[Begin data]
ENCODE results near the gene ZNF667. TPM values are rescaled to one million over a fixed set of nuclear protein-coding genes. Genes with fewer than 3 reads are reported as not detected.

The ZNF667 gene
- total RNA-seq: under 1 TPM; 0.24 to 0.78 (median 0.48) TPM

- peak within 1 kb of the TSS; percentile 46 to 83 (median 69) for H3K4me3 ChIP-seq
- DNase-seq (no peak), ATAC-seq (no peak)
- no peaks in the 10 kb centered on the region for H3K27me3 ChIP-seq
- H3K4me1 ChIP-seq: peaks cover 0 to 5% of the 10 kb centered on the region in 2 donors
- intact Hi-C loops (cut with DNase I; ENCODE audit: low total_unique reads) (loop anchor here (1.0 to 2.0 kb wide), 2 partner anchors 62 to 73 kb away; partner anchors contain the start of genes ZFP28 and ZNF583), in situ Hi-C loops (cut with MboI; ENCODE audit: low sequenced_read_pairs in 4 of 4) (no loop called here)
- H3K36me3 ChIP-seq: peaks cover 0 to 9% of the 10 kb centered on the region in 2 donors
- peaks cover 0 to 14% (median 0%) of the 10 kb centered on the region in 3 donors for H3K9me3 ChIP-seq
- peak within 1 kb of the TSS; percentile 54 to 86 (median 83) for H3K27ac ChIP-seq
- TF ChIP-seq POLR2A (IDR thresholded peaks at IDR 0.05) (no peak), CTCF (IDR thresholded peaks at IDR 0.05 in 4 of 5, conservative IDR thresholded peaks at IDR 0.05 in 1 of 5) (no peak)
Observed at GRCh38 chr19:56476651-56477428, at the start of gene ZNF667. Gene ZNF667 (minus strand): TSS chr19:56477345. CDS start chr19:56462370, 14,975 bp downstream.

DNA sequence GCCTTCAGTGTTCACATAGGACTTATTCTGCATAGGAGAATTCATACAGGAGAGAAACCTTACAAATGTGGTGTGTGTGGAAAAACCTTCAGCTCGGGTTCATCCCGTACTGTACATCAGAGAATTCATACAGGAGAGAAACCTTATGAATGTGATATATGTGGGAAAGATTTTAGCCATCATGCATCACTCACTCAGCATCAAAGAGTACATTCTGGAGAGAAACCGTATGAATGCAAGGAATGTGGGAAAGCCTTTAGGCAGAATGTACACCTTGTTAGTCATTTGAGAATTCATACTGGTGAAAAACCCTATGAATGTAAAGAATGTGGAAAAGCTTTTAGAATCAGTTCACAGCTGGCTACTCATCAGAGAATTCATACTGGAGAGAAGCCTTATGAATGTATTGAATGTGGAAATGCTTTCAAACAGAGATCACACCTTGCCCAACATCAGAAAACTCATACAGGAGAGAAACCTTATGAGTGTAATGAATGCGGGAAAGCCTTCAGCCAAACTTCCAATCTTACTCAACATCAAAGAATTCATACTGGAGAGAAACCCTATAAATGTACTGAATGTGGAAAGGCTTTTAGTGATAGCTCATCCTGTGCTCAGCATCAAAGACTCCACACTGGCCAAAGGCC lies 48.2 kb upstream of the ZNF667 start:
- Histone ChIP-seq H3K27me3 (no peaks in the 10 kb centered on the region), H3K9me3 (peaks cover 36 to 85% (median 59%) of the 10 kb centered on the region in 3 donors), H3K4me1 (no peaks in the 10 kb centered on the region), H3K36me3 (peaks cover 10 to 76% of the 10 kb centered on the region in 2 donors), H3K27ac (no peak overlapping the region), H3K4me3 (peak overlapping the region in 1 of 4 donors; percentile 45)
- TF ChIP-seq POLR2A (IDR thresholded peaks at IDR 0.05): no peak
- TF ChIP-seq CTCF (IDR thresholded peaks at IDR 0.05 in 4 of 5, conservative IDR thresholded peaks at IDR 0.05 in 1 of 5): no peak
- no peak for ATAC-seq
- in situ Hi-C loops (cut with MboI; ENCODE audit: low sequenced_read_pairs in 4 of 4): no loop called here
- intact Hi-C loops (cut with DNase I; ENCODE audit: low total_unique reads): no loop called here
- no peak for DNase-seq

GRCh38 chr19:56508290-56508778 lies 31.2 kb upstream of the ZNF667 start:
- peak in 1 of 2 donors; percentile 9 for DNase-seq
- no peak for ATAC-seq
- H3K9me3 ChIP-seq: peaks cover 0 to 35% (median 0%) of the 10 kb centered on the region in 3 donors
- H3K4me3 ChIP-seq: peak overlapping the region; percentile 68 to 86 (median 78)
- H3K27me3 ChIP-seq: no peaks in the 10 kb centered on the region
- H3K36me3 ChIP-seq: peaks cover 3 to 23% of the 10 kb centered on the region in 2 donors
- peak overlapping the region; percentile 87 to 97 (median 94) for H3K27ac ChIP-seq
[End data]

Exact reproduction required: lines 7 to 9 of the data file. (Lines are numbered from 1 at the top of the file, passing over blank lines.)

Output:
- H3K4me1 ChIP-seq: peaks cover 0 to 5% of the 10 kb centered on the region in 2 donors
- intact Hi-C loops (cut with DNase I; ENCODE audit: low total_unique reads) (loop anchor here (1.0 to 2.0 kb wide), 2 partner anchors 62 to 73 kb away; partner anchors contain the start of genes ZFP28 and ZNF583), in situ Hi-C loops (cut with MboI; ENCODE audit: low sequenced_read_pairs in 4 of 4) (no loop called here)
- H3K36me3 ChIP-seq: peaks cover 0 to 9% of the 10 kb centered on the region in 2 donors